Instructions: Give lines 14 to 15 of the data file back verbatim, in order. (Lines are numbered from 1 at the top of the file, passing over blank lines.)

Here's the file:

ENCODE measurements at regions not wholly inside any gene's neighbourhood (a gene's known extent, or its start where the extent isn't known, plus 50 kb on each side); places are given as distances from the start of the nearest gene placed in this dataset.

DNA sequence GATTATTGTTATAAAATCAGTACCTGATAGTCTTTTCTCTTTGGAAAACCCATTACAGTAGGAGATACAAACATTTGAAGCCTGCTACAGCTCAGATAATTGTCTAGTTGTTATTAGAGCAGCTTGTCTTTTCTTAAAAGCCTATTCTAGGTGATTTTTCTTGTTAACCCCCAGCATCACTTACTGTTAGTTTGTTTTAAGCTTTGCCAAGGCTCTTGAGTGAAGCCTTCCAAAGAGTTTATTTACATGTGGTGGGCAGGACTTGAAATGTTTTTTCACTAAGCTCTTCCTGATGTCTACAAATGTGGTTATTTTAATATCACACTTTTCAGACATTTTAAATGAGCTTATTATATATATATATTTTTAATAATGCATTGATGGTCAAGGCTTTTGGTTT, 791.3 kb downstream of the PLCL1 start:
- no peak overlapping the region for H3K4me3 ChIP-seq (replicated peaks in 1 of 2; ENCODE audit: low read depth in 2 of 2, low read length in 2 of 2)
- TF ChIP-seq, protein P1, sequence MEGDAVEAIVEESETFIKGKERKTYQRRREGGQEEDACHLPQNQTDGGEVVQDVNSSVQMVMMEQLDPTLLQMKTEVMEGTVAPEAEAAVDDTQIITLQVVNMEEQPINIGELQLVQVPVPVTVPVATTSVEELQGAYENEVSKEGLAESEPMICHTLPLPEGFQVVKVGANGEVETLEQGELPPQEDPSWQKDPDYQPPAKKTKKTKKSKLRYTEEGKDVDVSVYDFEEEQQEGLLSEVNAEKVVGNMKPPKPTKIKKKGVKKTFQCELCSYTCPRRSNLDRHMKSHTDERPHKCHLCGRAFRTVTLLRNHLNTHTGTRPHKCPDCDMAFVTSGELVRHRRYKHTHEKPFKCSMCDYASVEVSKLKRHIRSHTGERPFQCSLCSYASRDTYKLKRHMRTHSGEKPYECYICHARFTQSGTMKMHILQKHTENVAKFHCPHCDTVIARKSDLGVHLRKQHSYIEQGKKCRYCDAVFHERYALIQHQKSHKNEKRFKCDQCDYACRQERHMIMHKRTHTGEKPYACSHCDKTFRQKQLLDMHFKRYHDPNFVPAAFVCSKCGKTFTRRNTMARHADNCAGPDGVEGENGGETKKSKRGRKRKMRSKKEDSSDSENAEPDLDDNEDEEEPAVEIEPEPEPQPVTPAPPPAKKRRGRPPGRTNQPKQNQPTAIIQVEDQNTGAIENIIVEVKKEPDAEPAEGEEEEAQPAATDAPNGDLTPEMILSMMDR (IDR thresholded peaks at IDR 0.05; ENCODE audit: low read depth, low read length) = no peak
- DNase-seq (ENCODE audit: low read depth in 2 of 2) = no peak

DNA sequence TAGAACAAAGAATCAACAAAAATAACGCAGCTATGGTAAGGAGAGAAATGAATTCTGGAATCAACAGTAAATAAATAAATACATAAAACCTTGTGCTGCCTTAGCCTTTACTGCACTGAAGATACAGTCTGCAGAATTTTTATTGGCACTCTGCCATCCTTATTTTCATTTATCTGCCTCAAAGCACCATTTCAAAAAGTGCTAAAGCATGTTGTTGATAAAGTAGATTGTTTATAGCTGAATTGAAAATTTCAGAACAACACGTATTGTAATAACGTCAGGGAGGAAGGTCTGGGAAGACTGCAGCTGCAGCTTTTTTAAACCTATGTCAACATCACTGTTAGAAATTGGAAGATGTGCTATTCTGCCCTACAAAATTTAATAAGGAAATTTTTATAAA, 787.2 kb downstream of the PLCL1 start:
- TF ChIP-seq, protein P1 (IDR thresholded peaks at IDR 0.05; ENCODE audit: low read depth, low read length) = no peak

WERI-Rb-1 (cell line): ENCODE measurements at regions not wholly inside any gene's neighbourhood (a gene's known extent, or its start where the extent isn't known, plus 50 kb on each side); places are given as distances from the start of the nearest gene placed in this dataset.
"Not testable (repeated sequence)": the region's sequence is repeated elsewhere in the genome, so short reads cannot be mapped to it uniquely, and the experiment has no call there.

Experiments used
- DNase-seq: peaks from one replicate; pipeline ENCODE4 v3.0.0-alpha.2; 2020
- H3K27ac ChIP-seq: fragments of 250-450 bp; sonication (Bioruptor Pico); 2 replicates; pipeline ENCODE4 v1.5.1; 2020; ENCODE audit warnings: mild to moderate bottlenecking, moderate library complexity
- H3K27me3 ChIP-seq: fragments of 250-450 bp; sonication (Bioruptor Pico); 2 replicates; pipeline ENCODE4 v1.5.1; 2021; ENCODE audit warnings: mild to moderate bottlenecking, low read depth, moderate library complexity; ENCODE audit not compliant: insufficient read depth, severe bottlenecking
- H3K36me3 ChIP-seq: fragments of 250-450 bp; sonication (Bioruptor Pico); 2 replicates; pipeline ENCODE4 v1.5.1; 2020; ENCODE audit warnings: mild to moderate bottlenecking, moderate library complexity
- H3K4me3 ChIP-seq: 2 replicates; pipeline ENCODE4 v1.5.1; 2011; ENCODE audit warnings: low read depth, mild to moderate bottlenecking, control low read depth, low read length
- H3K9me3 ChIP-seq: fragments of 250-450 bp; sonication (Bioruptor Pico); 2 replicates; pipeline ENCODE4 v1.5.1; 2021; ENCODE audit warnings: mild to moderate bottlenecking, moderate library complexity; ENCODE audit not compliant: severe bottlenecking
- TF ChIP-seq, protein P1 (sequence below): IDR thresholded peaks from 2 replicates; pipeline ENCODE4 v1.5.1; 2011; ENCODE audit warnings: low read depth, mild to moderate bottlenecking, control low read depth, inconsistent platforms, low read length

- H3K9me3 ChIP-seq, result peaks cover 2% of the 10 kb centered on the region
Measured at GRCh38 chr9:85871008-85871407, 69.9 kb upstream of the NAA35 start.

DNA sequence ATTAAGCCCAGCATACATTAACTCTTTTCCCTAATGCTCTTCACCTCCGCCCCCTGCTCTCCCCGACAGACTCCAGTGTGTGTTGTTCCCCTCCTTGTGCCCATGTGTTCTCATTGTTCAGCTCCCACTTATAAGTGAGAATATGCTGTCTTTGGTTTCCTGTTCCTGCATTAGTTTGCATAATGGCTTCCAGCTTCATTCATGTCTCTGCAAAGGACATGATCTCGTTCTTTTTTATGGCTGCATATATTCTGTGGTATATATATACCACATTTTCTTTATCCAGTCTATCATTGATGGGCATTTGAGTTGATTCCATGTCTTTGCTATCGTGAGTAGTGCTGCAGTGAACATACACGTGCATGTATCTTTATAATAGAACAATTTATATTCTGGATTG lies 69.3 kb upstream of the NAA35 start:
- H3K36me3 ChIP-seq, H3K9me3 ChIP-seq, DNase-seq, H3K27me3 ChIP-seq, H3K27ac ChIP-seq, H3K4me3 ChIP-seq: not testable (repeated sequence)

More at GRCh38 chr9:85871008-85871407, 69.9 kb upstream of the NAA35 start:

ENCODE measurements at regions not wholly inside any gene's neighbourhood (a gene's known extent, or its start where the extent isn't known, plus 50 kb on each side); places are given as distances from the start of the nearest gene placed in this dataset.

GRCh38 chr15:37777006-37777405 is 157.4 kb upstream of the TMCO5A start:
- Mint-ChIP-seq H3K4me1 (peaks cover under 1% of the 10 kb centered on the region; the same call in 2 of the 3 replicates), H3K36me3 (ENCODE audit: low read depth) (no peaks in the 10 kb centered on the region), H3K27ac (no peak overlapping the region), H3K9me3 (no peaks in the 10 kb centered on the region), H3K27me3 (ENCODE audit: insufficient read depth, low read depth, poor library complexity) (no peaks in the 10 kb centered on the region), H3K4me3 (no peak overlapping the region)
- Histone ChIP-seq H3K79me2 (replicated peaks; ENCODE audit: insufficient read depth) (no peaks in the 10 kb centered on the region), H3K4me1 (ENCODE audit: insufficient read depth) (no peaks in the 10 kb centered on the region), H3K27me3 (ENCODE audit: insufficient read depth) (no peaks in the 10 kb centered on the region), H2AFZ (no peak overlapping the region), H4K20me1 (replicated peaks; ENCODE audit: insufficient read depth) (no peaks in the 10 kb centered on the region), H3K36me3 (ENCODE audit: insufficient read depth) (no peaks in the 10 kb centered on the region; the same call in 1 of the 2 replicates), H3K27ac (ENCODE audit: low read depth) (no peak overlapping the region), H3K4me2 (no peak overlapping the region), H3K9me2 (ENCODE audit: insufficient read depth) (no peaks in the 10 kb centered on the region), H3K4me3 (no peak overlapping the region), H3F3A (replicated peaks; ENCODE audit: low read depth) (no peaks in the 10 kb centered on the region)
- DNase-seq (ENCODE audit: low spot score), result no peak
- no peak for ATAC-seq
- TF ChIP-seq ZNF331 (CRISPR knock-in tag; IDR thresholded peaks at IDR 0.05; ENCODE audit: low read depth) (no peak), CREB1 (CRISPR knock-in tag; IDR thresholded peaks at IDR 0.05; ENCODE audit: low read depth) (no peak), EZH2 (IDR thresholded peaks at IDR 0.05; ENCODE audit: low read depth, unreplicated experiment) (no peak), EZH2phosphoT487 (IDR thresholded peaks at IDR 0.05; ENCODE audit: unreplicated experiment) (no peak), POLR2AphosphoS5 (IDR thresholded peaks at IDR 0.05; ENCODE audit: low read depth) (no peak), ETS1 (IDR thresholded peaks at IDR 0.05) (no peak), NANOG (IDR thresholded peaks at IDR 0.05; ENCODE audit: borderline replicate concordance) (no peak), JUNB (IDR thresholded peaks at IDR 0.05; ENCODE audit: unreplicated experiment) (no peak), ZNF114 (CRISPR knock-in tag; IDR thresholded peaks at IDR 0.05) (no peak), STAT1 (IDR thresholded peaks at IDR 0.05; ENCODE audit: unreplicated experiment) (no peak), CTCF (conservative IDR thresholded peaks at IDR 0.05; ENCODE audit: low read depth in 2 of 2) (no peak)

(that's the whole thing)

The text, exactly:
- H3K36me3 ChIP-seq: fragments of 250-450 bp; sonication (Bioruptor Pico); 2 replicates; pipeline ENCODE4 v1.5.1; 2020; ENCODE audit warnings: mild to moderate bottlenecking, moderate library complexity
- H3K4me3 ChIP-seq: 2 replicates; pipeline ENCODE4 v1.5.1; 2011; ENCODE audit warnings: low read depth, mild to moderate bottlenecking, control low read depth, low read length